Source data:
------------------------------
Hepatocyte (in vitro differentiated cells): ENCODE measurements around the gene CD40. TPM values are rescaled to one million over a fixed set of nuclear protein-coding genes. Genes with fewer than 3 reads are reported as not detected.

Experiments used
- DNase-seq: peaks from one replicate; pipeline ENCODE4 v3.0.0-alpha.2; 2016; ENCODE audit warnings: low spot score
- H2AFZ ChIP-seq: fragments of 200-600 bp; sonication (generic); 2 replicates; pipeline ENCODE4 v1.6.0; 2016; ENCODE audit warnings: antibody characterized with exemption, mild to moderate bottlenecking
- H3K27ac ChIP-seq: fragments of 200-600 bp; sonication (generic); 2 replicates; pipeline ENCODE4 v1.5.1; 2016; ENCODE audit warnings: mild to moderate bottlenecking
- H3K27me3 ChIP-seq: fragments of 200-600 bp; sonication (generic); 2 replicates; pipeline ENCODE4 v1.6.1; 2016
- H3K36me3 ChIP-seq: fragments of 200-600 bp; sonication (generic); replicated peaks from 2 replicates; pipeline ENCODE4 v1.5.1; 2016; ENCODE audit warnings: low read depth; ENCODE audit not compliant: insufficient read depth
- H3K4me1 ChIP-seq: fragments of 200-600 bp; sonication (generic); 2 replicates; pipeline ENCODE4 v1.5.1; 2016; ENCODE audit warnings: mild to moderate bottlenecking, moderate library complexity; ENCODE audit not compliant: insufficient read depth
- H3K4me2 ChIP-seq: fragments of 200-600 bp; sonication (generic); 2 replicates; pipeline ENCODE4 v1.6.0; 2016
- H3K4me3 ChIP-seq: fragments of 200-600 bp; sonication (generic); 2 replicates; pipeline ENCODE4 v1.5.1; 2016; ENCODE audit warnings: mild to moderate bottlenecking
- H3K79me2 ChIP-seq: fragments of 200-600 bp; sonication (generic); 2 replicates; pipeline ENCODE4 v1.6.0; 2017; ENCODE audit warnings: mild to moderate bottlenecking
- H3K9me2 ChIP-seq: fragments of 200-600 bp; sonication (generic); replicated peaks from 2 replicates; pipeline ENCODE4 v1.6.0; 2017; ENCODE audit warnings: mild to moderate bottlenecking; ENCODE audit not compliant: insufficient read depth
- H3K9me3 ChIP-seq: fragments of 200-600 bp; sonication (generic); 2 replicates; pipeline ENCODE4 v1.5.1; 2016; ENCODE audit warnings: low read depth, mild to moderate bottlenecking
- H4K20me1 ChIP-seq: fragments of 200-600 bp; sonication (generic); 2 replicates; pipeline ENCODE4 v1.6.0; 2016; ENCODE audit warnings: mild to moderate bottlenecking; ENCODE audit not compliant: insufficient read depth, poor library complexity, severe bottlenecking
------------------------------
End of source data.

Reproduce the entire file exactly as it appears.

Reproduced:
Hepatocyte (in vitro differentiated cells): ENCODE measurements around the gene CD40. TPM values are rescaled to one million over a fixed set of nuclear protein-coding genes. Genes with fewer than 3 reads are reported as not detected.

Experiments used
- DNase-seq: peaks from one replicate; pipeline ENCODE4 v3.0.0-alpha.2; 2016; ENCODE audit warnings: low spot score
- H2AFZ ChIP-seq: fragments of 200-600 bp; sonication (generic); 2 replicates; pipeline ENCODE4 v1.6.0; 2016; ENCODE audit warnings: antibody characterized with exemption, mild to moderate bottlenecking
- H3K27ac ChIP-seq: fragments of 200-600 bp; sonication (generic); 2 replicates; pipeline ENCODE4 v1.5.1; 2016; ENCODE audit warnings: mild to moderate bottlenecking
- H3K27me3 ChIP-seq: fragments of 200-600 bp; sonication (generic); 2 replicates; pipeline ENCODE4 v1.6.1; 2016
- H3K36me3 ChIP-seq: fragments of 200-600 bp; sonication (generic); replicated peaks from 2 replicates; pipeline ENCODE4 v1.5.1; 2016; ENCODE audit warnings: low read depth; ENCODE audit not compliant: insufficient read depth
- H3K4me1 ChIP-seq: fragments of 200-600 bp; sonication (generic); 2 replicates; pipeline ENCODE4 v1.5.1; 2016; ENCODE audit warnings: mild to moderate bottlenecking, moderate library complexity; ENCODE audit not compliant: insufficient read depth
- H3K4me2 ChIP-seq: fragments of 200-600 bp; sonication (generic); 2 replicates; pipeline ENCODE4 v1.6.0; 2016
- H3K4me3 ChIP-seq: fragments of 200-600 bp; sonication (generic); 2 replicates; pipeline ENCODE4 v1.5.1; 2016; ENCODE audit warnings: mild to moderate bottlenecking
- H3K79me2 ChIP-seq: fragments of 200-600 bp; sonication (generic); 2 replicates; pipeline ENCODE4 v1.6.0; 2017; ENCODE audit warnings: mild to moderate bottlenecking
- H3K9me2 ChIP-seq: fragments of 200-600 bp; sonication (generic); replicated peaks from 2 replicates; pipeline ENCODE4 v1.6.0; 2017; ENCODE audit warnings: mild to moderate bottlenecking; ENCODE audit not compliant: insufficient read depth
- H3K9me3 ChIP-seq: fragments of 200-600 bp; sonication (generic); 2 replicates; pipeline ENCODE4 v1.5.1; 2016; ENCODE audit warnings: low read depth, mild to moderate bottlenecking
- H4K20me1 ChIP-seq: fragments of 200-600 bp; sonication (generic); 2 replicates; pipeline ENCODE4 v1.6.0; 2016; ENCODE audit warnings: mild to moderate bottlenecking; ENCODE audit not compliant: insufficient read depth, poor library complexity, severe bottlenecking